A Dream Play  

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Kunstformen der Natur (1904) by Ernst Haeckel
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Kunstformen der Natur (1904) by Ernst Haeckel

A Dream Play (Swedish: Ett drömspel) was written in 1901 by the Swedish playwright, August Strindberg, and first performed in Stockholm on April 17, 1907. It remains one of Strindberg's most admired and influential dramas, seen as an important precursor to both dramatic expressionism and surrealism. It was the first play that Ingmar Bergman attended. It was staged by Antonin Artaud on June 2, 1928.

Contents

Plot

The primary character in the play is Agnes, a daughter of the Vedic god Indra. She descends to Earth to bear witness to problems of human beings. She meets about 40 characters, some of them having a clearly symbolical value (such as four deans representing theology, philosophy, medicine, and law). After experiencing all sorts of human suffering (for example poverty, cruelty, and routine of the family life), the daughter of gods realizes that human beings are to be pitied. Finally, she returns to the Heaven and this moment corresponds to the awakening from a dream-like sequence of events.

Interpretations

The use of a dream to represent a setting in a theatrical work appealed to the traditionally realist author in that Strindberg expresses realistic concerns such as materialism, class struggle, gender role struggle, and the destruction of traditional marriage in (as stated in the preface) "the disconnected but apparently logical form of a dream. Everything can happen; everything is possible and likely."

The play itself represents a change in his style, one that would have widespread influence on the development of modernist drama. Eschewing realism, Strindberg explained that he had modeled his play, not on the pattern of cause and effect that had characterized the well-made play, but on the associative links found in dreams. Locales dissolve and give way to each other; time both moves forward and backward. During the course of the play, a castle grows up in the garden, as if it were a plant. At the play's end, it burns, revealing a wall of suffering and despairing faces, then blossoms at its top in a huge chrysanthemum.

The best description of the play's style can be found in Strindberg's prefatory note:

"The characters split, double, multiply, evaporate, condense, dissolve and merge. But one consciousness rules them all: the dreamer's; for him there are no secrets, no inconsistencies, no scruples and no laws. He does not judge or acquit, he merely relates; and because a dream is usually painful rather than pleasant, a tone of melancholy and compassion for all living creatures permeates the rambling narrative."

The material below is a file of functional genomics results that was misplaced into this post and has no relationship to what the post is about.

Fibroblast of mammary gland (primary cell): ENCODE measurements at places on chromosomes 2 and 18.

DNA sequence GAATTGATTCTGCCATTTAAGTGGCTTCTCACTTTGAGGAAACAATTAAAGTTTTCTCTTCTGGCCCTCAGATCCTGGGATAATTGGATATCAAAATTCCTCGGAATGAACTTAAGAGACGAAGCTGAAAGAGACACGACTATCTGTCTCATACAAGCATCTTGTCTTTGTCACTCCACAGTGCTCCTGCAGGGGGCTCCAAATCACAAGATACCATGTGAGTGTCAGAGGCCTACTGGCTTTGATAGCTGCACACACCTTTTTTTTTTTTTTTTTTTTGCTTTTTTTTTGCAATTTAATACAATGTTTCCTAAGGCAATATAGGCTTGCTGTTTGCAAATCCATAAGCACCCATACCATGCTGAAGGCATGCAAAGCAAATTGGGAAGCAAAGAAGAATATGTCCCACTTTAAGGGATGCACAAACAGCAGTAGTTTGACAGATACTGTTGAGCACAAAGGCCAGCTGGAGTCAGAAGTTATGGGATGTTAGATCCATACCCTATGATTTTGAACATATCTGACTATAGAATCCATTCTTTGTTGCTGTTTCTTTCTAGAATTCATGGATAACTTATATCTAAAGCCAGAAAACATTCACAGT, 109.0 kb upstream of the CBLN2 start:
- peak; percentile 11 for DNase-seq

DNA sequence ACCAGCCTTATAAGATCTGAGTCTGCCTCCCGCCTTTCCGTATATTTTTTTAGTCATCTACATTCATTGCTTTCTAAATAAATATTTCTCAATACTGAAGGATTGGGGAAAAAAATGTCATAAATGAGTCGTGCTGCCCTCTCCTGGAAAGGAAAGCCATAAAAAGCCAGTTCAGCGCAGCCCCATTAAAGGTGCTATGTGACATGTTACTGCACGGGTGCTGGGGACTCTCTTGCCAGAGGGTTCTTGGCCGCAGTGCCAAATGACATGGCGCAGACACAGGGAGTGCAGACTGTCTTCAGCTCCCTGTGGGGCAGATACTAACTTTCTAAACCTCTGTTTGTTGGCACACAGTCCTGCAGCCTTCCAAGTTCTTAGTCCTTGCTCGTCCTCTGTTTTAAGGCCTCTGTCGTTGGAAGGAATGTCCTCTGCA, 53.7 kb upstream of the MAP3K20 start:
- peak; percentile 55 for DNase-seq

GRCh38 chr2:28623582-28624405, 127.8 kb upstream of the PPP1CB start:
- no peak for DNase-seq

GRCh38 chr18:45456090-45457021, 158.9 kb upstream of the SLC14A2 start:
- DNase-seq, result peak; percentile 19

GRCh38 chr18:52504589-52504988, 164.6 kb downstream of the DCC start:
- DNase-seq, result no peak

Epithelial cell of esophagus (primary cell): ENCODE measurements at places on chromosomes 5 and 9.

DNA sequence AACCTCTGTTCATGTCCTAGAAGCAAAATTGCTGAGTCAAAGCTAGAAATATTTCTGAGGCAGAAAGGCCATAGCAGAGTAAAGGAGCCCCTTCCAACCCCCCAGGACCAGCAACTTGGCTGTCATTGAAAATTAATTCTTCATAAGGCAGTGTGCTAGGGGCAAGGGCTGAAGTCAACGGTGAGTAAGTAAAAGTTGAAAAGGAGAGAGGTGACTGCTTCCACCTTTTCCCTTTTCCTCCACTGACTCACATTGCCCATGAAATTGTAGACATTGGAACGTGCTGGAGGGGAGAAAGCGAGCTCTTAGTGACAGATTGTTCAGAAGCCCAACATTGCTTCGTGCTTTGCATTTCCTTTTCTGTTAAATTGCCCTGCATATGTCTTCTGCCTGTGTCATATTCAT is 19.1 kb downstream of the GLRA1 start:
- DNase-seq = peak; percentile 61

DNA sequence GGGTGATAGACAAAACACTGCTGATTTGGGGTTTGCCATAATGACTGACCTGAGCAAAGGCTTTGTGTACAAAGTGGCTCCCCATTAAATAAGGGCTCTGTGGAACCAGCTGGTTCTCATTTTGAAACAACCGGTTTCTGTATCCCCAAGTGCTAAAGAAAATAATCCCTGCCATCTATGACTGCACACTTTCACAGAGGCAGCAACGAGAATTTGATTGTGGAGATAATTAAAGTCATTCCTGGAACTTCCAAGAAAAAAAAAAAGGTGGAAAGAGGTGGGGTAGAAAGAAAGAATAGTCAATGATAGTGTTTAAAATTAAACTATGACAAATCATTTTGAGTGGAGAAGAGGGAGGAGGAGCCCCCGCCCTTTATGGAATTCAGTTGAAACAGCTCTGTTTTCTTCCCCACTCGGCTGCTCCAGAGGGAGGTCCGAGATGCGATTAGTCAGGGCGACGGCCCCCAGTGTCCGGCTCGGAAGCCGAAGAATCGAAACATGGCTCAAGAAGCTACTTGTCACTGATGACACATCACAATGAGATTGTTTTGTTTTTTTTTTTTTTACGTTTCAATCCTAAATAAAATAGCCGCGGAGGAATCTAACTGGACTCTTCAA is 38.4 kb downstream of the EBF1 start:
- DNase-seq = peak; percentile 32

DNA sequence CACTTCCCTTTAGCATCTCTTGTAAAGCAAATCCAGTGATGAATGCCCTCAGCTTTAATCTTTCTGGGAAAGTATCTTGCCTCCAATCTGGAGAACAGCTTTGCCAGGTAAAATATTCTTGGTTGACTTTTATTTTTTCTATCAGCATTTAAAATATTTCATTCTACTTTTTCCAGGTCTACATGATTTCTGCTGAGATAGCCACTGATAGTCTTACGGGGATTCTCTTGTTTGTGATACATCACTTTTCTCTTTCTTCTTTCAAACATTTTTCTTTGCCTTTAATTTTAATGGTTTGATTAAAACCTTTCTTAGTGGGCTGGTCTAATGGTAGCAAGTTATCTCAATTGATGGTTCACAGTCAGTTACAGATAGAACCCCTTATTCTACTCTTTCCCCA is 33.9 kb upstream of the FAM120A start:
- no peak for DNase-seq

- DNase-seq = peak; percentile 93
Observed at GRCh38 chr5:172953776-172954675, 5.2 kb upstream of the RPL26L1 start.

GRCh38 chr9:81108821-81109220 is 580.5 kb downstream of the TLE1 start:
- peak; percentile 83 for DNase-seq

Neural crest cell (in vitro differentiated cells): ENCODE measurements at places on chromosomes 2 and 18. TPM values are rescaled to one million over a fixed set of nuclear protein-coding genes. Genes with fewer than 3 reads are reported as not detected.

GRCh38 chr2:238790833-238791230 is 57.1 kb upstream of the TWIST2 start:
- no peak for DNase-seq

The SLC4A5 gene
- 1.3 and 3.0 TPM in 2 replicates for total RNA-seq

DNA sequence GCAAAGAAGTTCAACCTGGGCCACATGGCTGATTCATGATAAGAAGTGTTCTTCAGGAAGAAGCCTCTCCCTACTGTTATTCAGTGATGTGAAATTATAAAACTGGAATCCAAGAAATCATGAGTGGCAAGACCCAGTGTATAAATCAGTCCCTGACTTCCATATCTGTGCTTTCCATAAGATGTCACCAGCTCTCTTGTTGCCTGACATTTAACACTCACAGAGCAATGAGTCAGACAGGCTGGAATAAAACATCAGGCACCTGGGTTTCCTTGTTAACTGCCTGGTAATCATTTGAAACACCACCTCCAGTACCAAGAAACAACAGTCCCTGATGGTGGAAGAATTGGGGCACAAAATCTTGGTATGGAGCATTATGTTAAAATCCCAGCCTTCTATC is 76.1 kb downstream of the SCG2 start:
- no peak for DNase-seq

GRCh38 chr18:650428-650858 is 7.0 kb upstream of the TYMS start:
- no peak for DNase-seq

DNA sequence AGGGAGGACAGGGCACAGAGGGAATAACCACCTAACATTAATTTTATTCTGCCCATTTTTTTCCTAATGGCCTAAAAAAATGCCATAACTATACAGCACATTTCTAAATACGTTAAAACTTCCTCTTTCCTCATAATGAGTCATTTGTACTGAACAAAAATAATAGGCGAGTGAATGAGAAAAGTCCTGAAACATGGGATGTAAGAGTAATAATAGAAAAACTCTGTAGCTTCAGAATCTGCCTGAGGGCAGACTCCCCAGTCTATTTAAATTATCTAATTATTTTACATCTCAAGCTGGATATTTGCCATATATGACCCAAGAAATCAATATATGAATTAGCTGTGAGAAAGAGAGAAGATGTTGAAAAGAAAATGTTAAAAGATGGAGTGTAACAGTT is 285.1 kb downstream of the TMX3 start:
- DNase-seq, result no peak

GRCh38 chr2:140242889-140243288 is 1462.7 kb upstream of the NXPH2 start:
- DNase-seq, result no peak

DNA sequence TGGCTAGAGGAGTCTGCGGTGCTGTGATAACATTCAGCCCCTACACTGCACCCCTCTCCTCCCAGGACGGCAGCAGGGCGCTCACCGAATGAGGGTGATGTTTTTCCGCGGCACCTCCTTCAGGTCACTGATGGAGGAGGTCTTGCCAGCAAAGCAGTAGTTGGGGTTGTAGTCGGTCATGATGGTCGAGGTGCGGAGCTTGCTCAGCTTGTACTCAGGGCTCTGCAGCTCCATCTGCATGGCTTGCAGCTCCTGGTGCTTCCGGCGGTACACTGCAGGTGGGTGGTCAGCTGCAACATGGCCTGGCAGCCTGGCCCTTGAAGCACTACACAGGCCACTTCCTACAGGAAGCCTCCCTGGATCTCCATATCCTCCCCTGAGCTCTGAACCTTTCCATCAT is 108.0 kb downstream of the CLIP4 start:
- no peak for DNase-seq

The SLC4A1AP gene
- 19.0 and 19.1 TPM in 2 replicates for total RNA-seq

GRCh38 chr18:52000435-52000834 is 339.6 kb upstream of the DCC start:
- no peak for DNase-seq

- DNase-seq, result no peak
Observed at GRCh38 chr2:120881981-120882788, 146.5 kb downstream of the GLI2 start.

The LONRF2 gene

The play itself is interesting for several reasons. First of all, it doesn't center around a single well-defined individual, but rather simply follows someone who seems to be a combination of different professional men, all confused. Incidentally, the play forecasts our devastating urban pollution.

Psychology of the author

Strindberg wrote it following a near-psychotic episode. He later wrote a memoir about this period of his life. Eventually, though, he recovered, thanks to his mother-in-law.

Previously, Strindberg had seen himself as a martyr, constantly persecuted by women. This affected his view of the overall relationship between the sexes, and of course his writing. He finally realized that he was playing a part in his failed relationships after one of his marriages (to Harriet Bosse) collapsed.

Harriet Bosse was behind the main character of A Dream Play. The play, called by Strindberg "the child of my greatest pain," reflects the author's observation that life is an illusion, similar to a dream.

Notable productions

The play attracted some of the twentieth century's most celebrated directors, including Max Reinhardt, Olof Molander, Antonin Artaud, Ingmar Bergman, Robert Wilson, Mike Dempsey, and Robert Lepage.

See also




Unless indicated otherwise, the text in this article is either based on Wikipedia article "A Dream Play" or another language Wikipedia page thereof used under the terms of the GNU Free Documentation License; or on original research by Jahsonic and friends. See Art and Popular Culture's copyright notice.

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